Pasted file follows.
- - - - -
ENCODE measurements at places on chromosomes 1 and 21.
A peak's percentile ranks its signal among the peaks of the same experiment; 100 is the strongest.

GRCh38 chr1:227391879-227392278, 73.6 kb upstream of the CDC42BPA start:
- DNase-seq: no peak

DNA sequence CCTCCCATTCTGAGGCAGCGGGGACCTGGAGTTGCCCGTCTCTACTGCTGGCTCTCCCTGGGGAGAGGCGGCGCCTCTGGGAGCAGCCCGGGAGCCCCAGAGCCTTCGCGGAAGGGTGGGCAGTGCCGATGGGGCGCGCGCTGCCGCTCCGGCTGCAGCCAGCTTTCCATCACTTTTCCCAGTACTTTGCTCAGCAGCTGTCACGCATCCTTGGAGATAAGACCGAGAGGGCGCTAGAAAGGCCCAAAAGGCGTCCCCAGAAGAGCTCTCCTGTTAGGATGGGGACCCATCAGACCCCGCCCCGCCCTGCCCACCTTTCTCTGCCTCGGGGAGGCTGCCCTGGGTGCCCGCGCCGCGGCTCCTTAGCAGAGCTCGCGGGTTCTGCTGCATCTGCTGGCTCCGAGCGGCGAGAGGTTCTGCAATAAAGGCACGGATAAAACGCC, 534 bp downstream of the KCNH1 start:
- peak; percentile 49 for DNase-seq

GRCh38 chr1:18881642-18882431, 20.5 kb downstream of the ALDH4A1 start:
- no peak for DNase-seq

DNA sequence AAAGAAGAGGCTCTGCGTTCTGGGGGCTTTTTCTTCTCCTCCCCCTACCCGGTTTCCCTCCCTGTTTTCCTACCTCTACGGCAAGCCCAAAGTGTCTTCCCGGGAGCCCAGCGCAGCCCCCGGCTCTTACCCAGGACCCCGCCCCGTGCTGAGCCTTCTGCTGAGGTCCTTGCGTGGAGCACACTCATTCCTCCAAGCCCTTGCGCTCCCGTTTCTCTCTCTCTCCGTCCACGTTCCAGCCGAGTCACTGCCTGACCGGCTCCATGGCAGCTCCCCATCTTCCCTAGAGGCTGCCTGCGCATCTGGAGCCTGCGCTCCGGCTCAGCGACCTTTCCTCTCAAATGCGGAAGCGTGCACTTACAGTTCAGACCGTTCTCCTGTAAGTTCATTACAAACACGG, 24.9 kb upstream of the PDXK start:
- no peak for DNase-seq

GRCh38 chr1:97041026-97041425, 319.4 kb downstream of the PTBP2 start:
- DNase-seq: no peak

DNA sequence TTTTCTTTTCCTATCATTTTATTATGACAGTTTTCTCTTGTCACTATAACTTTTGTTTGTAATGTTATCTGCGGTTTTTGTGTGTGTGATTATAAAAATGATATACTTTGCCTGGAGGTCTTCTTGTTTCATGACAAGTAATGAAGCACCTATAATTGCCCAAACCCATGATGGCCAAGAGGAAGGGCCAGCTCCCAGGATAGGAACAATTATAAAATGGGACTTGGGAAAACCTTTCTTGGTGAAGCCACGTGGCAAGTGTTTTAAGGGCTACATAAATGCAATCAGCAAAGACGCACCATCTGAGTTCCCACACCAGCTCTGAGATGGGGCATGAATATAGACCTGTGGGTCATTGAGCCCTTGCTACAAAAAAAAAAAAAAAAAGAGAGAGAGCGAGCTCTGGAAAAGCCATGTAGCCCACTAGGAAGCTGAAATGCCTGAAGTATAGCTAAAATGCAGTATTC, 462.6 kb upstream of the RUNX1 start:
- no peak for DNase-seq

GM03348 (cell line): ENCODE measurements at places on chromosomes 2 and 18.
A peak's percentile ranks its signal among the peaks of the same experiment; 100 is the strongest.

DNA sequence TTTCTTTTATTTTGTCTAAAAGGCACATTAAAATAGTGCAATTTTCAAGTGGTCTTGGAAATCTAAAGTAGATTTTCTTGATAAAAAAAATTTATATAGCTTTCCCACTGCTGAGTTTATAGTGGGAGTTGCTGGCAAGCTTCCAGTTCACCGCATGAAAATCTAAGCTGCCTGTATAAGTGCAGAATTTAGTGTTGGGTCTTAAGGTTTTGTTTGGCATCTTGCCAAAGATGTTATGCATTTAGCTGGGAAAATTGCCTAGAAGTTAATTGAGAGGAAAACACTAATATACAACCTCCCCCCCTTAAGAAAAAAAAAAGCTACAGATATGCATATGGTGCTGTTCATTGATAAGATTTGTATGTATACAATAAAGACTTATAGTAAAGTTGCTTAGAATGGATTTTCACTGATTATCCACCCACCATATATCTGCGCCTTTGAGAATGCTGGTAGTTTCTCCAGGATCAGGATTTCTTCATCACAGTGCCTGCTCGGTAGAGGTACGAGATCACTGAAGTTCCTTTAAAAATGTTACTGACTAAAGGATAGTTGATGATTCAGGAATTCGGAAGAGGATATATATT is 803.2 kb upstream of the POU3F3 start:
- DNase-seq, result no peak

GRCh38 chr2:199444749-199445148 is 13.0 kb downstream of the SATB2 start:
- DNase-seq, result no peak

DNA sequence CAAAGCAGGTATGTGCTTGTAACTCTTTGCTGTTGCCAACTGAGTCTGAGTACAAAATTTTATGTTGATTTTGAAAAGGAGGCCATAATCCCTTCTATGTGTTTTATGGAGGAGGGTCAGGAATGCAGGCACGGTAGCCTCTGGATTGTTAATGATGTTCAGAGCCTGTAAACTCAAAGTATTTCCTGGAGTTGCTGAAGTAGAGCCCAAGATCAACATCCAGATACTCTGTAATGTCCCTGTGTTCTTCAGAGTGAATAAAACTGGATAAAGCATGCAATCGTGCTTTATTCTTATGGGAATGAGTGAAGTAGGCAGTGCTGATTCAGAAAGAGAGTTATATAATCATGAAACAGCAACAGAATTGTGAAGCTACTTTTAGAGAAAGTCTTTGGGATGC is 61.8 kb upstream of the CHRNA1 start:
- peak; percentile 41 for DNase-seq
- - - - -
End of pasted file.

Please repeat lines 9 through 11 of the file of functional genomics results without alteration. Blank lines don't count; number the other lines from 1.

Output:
DNA sequence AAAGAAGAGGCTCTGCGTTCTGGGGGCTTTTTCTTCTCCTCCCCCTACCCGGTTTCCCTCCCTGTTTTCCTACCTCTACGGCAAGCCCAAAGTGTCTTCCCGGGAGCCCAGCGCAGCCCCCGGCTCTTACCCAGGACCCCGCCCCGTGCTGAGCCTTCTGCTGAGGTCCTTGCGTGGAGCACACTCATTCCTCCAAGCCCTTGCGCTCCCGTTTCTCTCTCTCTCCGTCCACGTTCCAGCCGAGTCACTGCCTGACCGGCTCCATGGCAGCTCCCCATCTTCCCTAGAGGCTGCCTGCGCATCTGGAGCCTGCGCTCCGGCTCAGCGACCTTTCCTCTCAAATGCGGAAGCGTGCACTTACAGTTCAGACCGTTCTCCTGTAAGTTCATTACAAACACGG, 24.9 kb upstream of the PDXK start:
- no peak for DNase-seq

GRCh38 chr1:97041026-97041425, 319.4 kb downstream of the PTBP2 start: